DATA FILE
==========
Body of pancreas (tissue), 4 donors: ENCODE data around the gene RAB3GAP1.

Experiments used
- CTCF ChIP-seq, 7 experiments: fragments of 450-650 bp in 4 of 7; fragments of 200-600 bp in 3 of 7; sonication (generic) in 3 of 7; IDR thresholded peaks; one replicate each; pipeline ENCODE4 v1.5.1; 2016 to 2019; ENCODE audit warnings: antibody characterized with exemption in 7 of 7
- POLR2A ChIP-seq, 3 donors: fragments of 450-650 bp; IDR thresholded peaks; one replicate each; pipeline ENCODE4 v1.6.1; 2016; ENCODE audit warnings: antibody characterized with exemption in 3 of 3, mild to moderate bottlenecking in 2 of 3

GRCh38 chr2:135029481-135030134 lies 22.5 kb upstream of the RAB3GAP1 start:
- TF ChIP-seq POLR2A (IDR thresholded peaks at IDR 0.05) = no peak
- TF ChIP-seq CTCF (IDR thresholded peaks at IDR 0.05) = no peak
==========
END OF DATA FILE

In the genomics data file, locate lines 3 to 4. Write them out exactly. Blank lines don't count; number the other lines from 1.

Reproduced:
- CTCF ChIP-seq, 7 experiments: fragments of 450-650 bp in 4 of 7; fragments of 200-600 bp in 3 of 7; sonication (generic) in 3 of 7; IDR thresholded peaks; one replicate each; pipeline ENCODE4 v1.5.1; 2016 to 2019; ENCODE audit warnings: antibody characterized with exemption in 7 of 7
- POLR2A ChIP-seq, 3 donors: fragments of 450-650 bp; IDR thresholded peaks; one replicate each; pipeline ENCODE4 v1.6.1; 2016; ENCODE audit warnings: antibody characterized with exemption in 3 of 3, mild to moderate bottlenecking in 2 of 3